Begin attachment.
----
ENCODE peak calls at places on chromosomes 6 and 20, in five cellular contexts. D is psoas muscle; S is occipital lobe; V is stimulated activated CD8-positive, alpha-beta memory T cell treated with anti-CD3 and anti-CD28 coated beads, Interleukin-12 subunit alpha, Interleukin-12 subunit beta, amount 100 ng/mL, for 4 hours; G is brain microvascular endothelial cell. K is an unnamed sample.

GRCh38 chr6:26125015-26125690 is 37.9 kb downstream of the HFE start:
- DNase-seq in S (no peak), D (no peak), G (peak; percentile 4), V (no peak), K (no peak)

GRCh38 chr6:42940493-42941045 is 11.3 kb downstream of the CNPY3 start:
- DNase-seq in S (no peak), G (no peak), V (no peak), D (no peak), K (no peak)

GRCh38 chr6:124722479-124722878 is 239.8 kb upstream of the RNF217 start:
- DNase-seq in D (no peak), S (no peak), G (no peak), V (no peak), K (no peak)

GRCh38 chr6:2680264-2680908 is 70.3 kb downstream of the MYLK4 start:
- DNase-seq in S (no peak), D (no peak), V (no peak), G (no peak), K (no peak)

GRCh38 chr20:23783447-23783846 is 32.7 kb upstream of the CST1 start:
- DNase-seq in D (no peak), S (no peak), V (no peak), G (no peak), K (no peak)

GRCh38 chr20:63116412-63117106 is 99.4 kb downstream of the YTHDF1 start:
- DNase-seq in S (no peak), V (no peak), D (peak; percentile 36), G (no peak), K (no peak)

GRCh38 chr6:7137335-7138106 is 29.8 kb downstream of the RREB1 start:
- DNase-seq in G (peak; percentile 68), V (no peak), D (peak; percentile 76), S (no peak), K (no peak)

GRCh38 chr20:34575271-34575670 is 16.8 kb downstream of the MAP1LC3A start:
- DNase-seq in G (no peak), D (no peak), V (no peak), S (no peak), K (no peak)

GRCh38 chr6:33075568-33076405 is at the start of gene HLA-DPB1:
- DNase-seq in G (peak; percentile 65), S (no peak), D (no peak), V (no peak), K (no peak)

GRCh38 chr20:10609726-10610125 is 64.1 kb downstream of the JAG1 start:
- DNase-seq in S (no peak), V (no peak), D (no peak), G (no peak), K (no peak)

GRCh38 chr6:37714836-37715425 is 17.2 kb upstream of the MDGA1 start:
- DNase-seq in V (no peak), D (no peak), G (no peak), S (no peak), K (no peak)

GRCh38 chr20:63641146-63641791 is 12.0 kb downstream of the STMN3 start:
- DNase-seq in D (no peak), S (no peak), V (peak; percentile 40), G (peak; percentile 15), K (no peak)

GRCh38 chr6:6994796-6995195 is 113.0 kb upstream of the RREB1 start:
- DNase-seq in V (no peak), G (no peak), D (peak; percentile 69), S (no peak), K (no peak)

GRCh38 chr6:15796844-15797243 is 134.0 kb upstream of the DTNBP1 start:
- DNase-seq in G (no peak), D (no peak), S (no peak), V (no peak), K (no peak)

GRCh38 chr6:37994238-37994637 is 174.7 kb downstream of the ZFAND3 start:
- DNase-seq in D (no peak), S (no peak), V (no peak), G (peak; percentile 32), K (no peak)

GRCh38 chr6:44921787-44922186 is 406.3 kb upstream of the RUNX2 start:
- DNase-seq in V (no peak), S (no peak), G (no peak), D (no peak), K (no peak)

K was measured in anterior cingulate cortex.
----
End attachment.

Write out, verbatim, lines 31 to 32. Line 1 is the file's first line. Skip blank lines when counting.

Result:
- DNase-seq in D (no peak), S (no peak), V (no peak), G (peak; percentile 32), K (no peak)

GRCh38 chr6:44921787-44922186 is 406.3 kb upstream of the RUNX2 start: